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Spell It Right!



Until I had to teach spelling myself, the spelling list to me was just that - a list. And as with all lists, you cover the items one by one, from top to bottom, and then hope that you are done. Happily - and thankfully - it is often that way. But there is also more.

The spelling list is the core of any spelling program. I prefer a phonics-based spelling routine in the early grades. Since there are many language experts around, and I am not one of them, I do not attempt to individually develop the spelling list.

In the later grades, the focus is not just on spelling but also on other vocabulary components: pronunciation (which by then becomes trickier), parts of speech, etymology, word definitions, synonyms, antonyms, and the nuances of word use. The list then becomes more challenging and more interesting.


Consonant overload


Then, too, vocabulary words do not just come from the language arts subjects. They are actually all over the curriculum! I found it convenient to (somewhat loosely) classify spelling and vocabulary words into the following, with #1, #2, and #3 especially useful for the early years and #4 and #5 catching on later.

1. Phonics. Many good spelling programs are organized along phonics rules. Simplistically, it's spell-it-as-you-say-it. The phonics rules and corresponding spelling words are simple in the early years. For example, a week's words may have the short a sound (lad, fan, map). Phonics rules become more complicated in the higher years and syllabication rules are also thrown in.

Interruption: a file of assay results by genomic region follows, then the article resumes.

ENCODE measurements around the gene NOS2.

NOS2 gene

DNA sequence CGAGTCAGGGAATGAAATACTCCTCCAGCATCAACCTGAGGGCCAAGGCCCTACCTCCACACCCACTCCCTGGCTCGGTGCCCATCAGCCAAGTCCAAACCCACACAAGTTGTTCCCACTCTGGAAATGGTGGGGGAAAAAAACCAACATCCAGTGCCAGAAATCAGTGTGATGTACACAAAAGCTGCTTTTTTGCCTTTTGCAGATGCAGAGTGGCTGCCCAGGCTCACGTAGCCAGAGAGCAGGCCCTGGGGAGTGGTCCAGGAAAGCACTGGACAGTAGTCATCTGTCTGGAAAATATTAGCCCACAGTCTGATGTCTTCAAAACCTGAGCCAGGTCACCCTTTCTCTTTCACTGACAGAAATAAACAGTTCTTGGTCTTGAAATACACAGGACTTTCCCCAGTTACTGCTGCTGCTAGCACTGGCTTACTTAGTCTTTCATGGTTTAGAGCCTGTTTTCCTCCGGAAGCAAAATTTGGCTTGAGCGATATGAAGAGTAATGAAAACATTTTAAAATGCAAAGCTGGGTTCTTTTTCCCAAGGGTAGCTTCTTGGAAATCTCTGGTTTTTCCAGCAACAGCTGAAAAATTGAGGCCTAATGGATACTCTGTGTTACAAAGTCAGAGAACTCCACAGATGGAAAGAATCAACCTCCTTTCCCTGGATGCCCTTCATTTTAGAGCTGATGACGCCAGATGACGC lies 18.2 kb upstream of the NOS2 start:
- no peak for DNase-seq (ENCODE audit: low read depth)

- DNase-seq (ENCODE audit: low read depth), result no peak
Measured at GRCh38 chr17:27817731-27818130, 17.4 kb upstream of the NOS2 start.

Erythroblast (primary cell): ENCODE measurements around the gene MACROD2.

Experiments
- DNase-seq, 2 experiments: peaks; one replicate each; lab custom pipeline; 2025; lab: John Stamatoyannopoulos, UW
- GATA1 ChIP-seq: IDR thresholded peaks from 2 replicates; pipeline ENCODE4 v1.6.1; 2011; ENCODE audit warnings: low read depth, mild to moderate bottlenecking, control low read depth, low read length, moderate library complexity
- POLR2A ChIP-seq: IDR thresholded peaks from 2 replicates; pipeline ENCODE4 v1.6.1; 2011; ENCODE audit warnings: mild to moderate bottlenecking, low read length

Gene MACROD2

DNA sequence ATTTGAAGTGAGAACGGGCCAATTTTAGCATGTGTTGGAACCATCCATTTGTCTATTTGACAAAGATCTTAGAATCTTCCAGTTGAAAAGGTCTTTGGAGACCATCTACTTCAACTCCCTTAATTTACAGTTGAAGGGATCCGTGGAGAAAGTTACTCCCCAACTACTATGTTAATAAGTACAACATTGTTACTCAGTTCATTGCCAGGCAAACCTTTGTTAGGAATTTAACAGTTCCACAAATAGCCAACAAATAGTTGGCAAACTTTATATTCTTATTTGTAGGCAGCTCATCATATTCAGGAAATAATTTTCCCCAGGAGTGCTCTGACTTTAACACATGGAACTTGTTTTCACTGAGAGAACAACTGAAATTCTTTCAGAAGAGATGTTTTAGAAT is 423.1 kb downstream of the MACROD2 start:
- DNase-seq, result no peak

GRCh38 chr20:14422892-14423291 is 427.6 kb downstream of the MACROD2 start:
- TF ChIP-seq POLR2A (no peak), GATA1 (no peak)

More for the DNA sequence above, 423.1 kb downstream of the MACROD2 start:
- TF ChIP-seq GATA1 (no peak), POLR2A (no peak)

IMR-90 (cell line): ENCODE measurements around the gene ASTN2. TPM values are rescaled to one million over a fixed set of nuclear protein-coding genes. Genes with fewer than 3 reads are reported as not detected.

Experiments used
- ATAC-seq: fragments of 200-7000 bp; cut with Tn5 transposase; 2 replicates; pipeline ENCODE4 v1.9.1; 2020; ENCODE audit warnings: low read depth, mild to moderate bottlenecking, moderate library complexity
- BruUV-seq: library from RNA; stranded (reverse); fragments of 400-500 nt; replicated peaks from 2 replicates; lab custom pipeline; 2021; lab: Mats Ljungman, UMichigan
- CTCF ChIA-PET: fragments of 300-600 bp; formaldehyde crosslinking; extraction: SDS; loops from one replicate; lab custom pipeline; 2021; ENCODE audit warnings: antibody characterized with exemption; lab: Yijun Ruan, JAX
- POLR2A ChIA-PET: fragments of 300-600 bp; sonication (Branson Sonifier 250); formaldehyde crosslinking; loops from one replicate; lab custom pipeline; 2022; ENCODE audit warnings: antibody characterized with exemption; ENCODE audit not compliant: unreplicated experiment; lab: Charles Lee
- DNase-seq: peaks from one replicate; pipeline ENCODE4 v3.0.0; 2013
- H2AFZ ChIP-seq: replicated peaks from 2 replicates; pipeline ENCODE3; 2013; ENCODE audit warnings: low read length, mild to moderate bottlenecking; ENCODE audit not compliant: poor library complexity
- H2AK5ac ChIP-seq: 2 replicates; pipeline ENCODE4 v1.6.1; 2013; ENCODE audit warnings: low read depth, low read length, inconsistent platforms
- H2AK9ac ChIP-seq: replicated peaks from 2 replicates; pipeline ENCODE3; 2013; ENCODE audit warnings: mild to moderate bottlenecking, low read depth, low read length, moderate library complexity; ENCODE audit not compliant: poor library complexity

The nuisance of nuances


2. Sight words. I guess if one has to learn to read words that do not quite follow the rules of phonics, one also has to learn to spell them (the, some, said).

3. Grammar rules. Sometimes spelling words are based on grammar rules, such as rules on forming plurals (family, families; child, children).

4. Words from other subjects in the curriculum. Spelling words may also come from words used in other subjects, such as reading, science (especially science!), social studies (lots of proper nouns in geography), and art.


From another part of the curriculum


5. Everyday words. Sources of everyday words are newspapers, labels of grocery goods, names of garments and other personal effects, street signs, and even conversations.

I found out, too, that while my children will not be spelling bee champs, they know that learning to spell and having a good vocabulary may spell :-) the difference between a dry and lifeless composition and a hands-down awesome piece. Later, too, I hope that they will agree that a good vocabulary, slowly but surely built over the years, also comes in handy in the SAT, college entrance examinations, and life in general.



Comments

  1. how do I follow your blog, receive updates by e-mail?

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    1. Oh, Melanie, thank you for your question. My blogger heart is warmed :-) I have to admit, though, that I haven't figured that out -- Google Plus, Google Friend Connect, Bloglovin' and all that. It is about time that I do so, however, so I can be better connected with all you lovely ladies. I will let you know, hopefully soon...

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